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The setting of Guy de Maupassant's "The Necklace" is revealed slowly, though the author's use of details, rather than just being announced to us. We know that the story is set in France because the titles for each of the characters are French: Madame and Monsieur. Monsieur Loisel works for the Ministry of Education, which is not an American governmental organization, so it is clear from the beginning that the story is set in France.
The Loisels' living conditions are not clear to us because we see them primarily through the eyes of Mathilde, and she is miserably discontent with them.
She suffered endlessly, feeling herself born for every delicacy and luxury. She suffered from the poorness of her house, from its mean walls, worn chairs, and ugly curtains. All these things, of which other women of her class would not even have been aware, tormented and insulted her.
Clearly her house would be considered perfectly acceptable to others in the same financial position as the Loisels, but Mathilde sees everything as ugly and shabby. They sit down at a round table to eat, and when the tablecloth has not been washed for three days (she obviously sends her laundry to be done), she is discontent. Nothing satisfies her.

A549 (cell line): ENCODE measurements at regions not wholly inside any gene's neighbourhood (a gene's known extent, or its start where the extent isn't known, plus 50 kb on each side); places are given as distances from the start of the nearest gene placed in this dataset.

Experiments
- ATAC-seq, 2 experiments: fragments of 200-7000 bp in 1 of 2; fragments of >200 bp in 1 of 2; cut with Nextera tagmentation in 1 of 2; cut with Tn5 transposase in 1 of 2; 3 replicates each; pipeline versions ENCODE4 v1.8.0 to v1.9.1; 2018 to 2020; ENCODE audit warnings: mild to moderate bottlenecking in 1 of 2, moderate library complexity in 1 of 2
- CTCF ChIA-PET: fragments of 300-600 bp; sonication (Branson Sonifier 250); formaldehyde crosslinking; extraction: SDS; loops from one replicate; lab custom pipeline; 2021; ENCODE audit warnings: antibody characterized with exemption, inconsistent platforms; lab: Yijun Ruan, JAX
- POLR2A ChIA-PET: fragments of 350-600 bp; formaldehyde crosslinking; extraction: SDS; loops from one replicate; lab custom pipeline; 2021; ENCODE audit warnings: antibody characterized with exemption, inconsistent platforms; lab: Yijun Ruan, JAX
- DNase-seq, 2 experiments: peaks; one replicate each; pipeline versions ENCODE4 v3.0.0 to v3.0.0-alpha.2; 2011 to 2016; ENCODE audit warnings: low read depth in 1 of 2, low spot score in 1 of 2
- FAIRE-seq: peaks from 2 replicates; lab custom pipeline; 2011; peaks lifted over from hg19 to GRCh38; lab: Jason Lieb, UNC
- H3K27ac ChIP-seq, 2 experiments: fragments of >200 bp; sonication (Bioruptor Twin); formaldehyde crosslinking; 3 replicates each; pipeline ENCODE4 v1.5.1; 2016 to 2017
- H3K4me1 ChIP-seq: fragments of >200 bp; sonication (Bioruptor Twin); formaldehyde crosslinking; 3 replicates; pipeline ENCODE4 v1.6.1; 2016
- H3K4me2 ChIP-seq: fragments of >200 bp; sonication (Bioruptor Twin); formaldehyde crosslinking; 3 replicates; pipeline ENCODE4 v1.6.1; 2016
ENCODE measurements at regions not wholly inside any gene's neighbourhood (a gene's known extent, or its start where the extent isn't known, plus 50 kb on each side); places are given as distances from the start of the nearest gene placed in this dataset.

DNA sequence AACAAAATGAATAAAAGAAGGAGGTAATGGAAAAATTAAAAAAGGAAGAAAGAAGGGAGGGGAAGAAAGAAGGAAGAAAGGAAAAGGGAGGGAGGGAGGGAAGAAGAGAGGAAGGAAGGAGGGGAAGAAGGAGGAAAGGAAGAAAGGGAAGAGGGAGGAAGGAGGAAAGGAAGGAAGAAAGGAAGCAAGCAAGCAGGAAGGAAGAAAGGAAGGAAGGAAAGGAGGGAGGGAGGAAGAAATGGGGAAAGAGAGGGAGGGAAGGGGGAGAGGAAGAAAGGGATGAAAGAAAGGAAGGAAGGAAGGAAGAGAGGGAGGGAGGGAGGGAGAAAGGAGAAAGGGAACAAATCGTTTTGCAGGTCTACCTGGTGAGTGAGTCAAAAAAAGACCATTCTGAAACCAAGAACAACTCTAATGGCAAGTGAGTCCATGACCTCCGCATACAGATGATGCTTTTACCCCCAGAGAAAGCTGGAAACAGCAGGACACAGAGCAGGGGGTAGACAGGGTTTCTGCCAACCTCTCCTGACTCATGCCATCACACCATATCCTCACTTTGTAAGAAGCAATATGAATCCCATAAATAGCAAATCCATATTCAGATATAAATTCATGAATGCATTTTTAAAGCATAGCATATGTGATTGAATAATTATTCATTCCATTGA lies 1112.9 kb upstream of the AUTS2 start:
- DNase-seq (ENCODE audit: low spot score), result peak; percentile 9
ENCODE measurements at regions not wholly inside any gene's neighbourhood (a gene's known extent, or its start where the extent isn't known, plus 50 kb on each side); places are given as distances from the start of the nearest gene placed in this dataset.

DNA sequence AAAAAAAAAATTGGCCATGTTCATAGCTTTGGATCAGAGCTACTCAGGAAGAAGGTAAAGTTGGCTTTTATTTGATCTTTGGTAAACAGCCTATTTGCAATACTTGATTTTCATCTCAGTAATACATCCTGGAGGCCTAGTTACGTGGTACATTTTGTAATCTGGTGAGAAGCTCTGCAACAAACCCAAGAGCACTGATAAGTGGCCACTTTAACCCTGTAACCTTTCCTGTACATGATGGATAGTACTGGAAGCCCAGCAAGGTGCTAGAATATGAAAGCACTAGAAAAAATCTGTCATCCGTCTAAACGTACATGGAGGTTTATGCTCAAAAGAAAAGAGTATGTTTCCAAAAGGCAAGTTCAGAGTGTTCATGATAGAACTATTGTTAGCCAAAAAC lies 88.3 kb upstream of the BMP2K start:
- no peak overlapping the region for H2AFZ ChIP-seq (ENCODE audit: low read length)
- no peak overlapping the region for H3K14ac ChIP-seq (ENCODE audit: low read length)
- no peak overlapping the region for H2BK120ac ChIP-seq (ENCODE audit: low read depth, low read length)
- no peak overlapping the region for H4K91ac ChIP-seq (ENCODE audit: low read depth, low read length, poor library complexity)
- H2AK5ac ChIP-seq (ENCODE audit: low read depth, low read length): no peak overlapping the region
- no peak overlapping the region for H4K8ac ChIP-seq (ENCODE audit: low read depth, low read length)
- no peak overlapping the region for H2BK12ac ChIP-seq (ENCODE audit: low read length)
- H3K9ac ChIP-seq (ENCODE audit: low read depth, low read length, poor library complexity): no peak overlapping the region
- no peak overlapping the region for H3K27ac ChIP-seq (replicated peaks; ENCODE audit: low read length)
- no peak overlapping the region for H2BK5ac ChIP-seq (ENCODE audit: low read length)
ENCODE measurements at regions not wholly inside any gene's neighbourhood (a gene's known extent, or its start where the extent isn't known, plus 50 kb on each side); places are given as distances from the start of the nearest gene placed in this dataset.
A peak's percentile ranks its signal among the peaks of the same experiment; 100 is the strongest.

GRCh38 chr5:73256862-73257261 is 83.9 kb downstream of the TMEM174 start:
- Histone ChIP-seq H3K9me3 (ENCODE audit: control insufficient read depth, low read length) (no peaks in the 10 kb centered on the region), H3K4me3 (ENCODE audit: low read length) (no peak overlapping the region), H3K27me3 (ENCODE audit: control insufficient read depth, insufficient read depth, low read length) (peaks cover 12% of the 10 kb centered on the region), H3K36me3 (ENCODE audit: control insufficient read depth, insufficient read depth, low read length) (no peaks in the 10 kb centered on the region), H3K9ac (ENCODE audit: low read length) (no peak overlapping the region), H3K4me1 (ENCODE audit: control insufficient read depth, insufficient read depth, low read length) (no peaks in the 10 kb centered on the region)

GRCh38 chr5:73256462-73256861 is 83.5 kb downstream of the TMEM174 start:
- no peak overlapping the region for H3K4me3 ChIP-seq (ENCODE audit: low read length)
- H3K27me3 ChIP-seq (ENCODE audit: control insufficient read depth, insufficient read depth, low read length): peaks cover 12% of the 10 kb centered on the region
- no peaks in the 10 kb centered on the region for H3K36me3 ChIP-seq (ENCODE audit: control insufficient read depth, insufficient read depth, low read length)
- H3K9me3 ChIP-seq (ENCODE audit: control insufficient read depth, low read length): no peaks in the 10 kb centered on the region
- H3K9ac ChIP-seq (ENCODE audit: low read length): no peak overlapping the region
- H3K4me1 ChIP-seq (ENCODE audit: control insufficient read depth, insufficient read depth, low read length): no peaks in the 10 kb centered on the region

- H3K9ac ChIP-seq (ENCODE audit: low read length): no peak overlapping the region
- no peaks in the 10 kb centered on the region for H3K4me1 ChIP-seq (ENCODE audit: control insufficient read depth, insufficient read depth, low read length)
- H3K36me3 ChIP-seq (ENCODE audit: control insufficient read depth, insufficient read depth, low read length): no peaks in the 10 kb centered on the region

It is not until the end of the story, when all the things she used to have are gone, that we have a more complete picture of Mathilde's "terrible" former life compared to her current life of poverty.
Madame Loisel came to know the ghastly life of abject poverty. From the very first she played her part heroically. This fearful debt must be paid off. She would pay it. The servant was dismissed. They changed their flat; they took a garret under the roof.
Now she washes her own clothes and dishes, sweeps her own floors, and hauls water up to her attic apartment.
And, clad like a poor woman, she went to the fruiterer, to the grocer, to the butcher, a basket on her arm, haggling, insulted, fighting for every wretched halfpenny of her money.
Looking back, her previous life was not at all a poor one. The details of her second home and truly poverty-stricken life reveal that her other home and life were pretty good.
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